Experimental Study of Waterflood Tracers
- Robert A. Greenkorn (Jersey Production Research Co.)
- Document ID
- Society of Petroleum Engineers
- Journal of Petroleum Technology
- Publication Date
- January 1962
- Document Type
- Journal Paper
- 87 - 92
- 1962. Original copyright American Institute of Mining, Metallurgical, and Petroleum Engineers, Inc. Copyright has expired.
- 5.4.1 Waterflooding, 2.4.3 Sand/Solids Control, 5.1 Reservoir Characterisation, 5.3.2 Multiphase Flow, 5.6.5 Tracers, 4.1.5 Processing Equipment, 4.1.2 Separation and Treating, 4.3.4 Scale, 1.2.3 Rock properties
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This project originated in a practical problem--we needed five tracers that could be used together to locate flow paths in a pilot flood. While tracers for subsurface liquids have been used since the turn of the century, none of those reported in the literature appeared to be either consistent or quantitative enough for our purposes. Most were used in field systems without controlled experiments to determine the accuracy and precision of analysis, and many were tracers that could not be used collectively. The ideal tracer, of course, would follow the fluid of interest exactly, traveling at the same velocity as the fluid front. But the ideal is impractical to attain because adsorption-desorption effects cause the tracer to lag behind the front; these effects, plus diffusion-dispersion effects, cause the tracer front to spread more than the fluid front. Thus, our objective was not to locate a tracer that would be ideal for all circumstances but rather, to find one that would approximately follow the fluid, or one that under controlled conditions could be corrected to calculate the movement of the fluid front. We considered tracers satisfactory--(1) if they were easy to analyze; (2) if their breakthrough- elution curves were not too different from those for the chloride ion, a tracer believed to follow the fluid front closely; and (3) if we could calculate from the curves a material balance, at 1.25-PV (pore volume) injected, within 5 per cent of that calculated from chloride curves. Of a possible 35 materials, we selected 13 tracers that could be quickly and easily identified and whose analysis was claimed to be accurate within 5 per cent. Only one of these, tritiated water, was a radioactive tracer. Radioactive tracers are easy to detect even in small quantities, but they require special handling and special equipment. Also, those that can be used together are limited because special equipment is required to separate emissions from the various tracers. Two of the original 13 tracers were eliminated in static tests to determine how accurately and precisely they could be analyzed, and to check on gross adsorption. The remaining 11 were flowed through a 9-ft linear sandstone model, and breakthrough-elution curves were obtained. Finally, three tracers were field-tested as breakthrough tracers. These tests are described in the following sections.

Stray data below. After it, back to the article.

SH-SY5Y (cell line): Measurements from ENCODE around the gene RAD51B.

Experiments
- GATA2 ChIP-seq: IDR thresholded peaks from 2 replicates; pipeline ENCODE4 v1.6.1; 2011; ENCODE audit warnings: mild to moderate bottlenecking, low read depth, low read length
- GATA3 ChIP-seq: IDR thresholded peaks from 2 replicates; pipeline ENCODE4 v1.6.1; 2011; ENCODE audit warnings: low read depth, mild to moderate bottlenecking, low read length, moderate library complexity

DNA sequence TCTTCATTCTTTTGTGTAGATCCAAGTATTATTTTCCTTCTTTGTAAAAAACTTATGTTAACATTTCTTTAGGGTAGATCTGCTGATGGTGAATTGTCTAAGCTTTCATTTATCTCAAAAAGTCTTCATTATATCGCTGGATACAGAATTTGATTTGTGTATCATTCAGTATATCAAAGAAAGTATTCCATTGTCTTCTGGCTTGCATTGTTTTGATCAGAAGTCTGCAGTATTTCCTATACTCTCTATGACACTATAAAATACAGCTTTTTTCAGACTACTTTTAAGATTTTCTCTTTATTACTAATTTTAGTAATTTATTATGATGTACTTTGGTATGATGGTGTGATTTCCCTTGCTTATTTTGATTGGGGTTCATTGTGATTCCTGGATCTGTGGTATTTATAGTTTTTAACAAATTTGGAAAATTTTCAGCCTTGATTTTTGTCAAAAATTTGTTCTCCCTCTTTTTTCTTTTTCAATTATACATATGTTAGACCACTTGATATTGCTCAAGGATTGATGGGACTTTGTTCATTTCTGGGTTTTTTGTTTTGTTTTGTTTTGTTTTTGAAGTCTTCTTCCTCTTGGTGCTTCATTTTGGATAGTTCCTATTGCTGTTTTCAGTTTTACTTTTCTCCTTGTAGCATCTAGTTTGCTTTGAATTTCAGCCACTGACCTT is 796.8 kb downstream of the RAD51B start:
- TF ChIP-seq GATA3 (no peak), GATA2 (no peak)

The 13 tracers considered in these experiments were EDTA (ethylene diamine tetra acetic acid), fluorescein, picric acid, salicylic acid and ammonium, boron (as borate), bromide, dichromate, iodide, nitrate and thiocyanate ions, plus chloride ion and tritiated water. All but the chloride ion and tritiated water were subjected to static sand tests to eliminate the tracers that could not be analyzed quickly and accurately and to eliminate those that showed excessive adsorption. All but two of the tracers, EDTA and salicylic acid, qualified for flow tests on this basis. The procedures used in the static tests (see Appendix A for analytical details) were as follows. Each tracer (in the amount shown in Table 1) was dissolved in 1,000 ml of water. Then, 800 ml of this solution was added to 500 gm of sand, and the remaining 200 ml was reserved as a control standard. The sand-tracer mixture was agitated once a day over a 10-week period, and during this period we analyzed five duplicate samples from this mixture, along with five duplicate samples from the control solution. From the control-sample analyses, we constructed a control chart on which the sand-tracer analysis results were plotted. The control chart, and its use to determine accuracy and precision of analytical results, as well as the amount of adsorption, is described in Appendix B. The results of the static tests are summarized in Table 1, which lists the concentration c (concentration at time t) divided by co (initial concentration). If there was no adsorption, c/co = 1. The acceptable deviation from this value varied from tracer to tracer, depending upon the limits of analytical precision established for the different tracers. The best results were obtained with boron, bromide and dichromate, with all values falling within limits of accuracy and precision. Ammonium, iodide, nitrate and picric acid also were satisfactory, although the ammonium results were erratic.
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